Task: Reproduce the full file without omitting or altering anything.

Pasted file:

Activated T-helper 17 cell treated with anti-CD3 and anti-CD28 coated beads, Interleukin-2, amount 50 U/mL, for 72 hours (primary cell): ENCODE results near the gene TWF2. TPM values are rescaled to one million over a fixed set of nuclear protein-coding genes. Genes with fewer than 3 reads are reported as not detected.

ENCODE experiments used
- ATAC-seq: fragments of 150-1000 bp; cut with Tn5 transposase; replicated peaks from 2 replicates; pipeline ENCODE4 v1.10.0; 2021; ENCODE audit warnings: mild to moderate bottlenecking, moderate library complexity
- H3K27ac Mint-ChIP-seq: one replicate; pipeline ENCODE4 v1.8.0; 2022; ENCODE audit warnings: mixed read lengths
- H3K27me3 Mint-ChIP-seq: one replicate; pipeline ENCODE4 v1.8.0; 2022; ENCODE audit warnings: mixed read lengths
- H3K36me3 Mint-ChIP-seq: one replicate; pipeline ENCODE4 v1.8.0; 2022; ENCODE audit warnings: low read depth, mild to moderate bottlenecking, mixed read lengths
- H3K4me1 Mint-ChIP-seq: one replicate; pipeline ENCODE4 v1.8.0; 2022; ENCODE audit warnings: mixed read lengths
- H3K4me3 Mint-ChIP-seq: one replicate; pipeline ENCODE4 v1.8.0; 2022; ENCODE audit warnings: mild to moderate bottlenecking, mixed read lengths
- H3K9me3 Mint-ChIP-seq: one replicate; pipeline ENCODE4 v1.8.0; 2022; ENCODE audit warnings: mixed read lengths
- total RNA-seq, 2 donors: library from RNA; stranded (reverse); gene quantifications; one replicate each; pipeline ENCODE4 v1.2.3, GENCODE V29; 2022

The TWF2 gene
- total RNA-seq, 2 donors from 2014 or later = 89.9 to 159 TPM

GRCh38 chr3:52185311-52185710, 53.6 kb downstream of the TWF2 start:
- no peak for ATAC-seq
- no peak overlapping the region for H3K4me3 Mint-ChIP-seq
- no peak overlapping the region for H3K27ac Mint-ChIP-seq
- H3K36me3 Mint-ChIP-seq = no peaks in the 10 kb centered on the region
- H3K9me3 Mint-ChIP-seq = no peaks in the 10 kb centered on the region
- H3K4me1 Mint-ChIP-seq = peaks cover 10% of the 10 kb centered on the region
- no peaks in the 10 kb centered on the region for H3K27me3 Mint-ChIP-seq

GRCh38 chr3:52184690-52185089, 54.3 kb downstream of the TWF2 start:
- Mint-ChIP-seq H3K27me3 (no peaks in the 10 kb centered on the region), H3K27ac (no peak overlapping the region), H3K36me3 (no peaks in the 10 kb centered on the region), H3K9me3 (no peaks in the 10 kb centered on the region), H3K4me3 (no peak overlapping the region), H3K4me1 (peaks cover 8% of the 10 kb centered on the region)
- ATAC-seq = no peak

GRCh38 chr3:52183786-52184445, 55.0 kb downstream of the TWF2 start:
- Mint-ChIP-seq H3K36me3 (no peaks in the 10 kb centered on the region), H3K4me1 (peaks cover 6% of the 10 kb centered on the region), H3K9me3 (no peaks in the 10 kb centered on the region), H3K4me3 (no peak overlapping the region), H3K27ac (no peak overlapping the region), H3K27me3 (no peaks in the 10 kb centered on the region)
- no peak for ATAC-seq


Activated T-helper 17 cell treated with anti-CD3 and anti-CD28 coated beads, Interleukin-2, amount 50 U/mL, for 72 hours (primary cell): ENCODE results near the gene TWF2. TPM values are rescaled to one million over a fixed set of nuclear protein-coding genes. Genes with fewer than 3 reads are reported as not detected.

ENCODE experiments used
- ATAC-seq: fragments of 150-1000 bp; cut with Tn5 transposase; replicated peaks from 2 replicates; pipeline ENCODE4 v1.10.0; 2021; ENCODE audit warnings: mild to moderate bottlenecking, moderate library complexity
- H3K27ac Mint-ChIP-seq: one replicate; pipeline ENCODE4 v1.8.0; 2022; ENCODE audit warnings: mixed read lengths
- H3K27me3 Mint-ChIP-seq: one replicate; pipeline ENCODE4 v1.8.0; 2022; ENCODE audit warnings: mixed read lengths
- H3K36me3 Mint-ChIP-seq: one replicate; pipeline ENCODE4 v1.8.0; 2022; ENCODE audit warnings: low read depth, mild to moderate bottlenecking, mixed read lengths
- H3K4me1 Mint-ChIP-seq: one replicate; pipeline ENCODE4 v1.8.0; 2022; ENCODE audit warnings: mixed read lengths
- H3K4me3 Mint-ChIP-seq: one replicate; pipeline ENCODE4 v1.8.0; 2022; ENCODE audit warnings: mild to moderate bottlenecking, mixed read lengths
- H3K9me3 Mint-ChIP-seq: one replicate; pipeline ENCODE4 v1.8.0; 2022; ENCODE audit warnings: mixed read lengths
- total RNA-seq, 2 donors: library from RNA; stranded (reverse); gene quantifications; one replicate each; pipeline ENCODE4 v1.2.3, GENCODE V29; 2022

The TWF2 gene
- total RNA-seq, 2 donors from 2014 or later = 89.9 to 159 TPM

GRCh38 chr3:52185311-52185710, 53.6 kb downstream of the TWF2 start:
- no peak for ATAC-seq
- no peak overlapping the region for H3K4me3 Mint-ChIP-seq
- no peak overlapping the region for H3K27ac Mint-ChIP-seq
- H3K36me3 Mint-ChIP-seq = no peaks in the 10 kb centered on the region
- H3K9me3 Mint-ChIP-seq = no peaks in the 10 kb centered on the region
- H3K4me1 Mint-ChIP-seq = peaks cover 10% of the 10 kb centered on the region
- no peaks in the 10 kb centered on the region for H3K27me3 Mint-ChIP-seq

GRCh38 chr3:52184690-52185089, 54.3 kb downstream of the TWF2 start:
- Mint-ChIP-seq H3K27me3 (no peaks in the 10 kb centered on the region), H3K27ac (no peak overlapping the region), H3K36me3 (no peaks in the 10 kb centered on the region), H3K9me3 (no peaks in the 10 kb centered on the region), H3K4me3 (no peak overlapping the region), H3K4me1 (peaks cover 8% of the 10 kb centered on the region)
- ATAC-seq = no peak

GRCh38 chr3:52183786-52184445, 55.0 kb downstream of the TWF2 start:
- Mint-ChIP-seq H3K36me3 (no peaks in the 10 kb centered on the region), H3K4me1 (peaks cover 6% of the 10 kb centered on the region), H3K9me3 (no peaks in the 10 kb centered on the region), H3K4me3 (no peak overlapping the region), H3K27ac (no peak overlapping the region), H3K27me3 (no peaks in the 10 kb centered on the region)
- no peak for ATAC-seq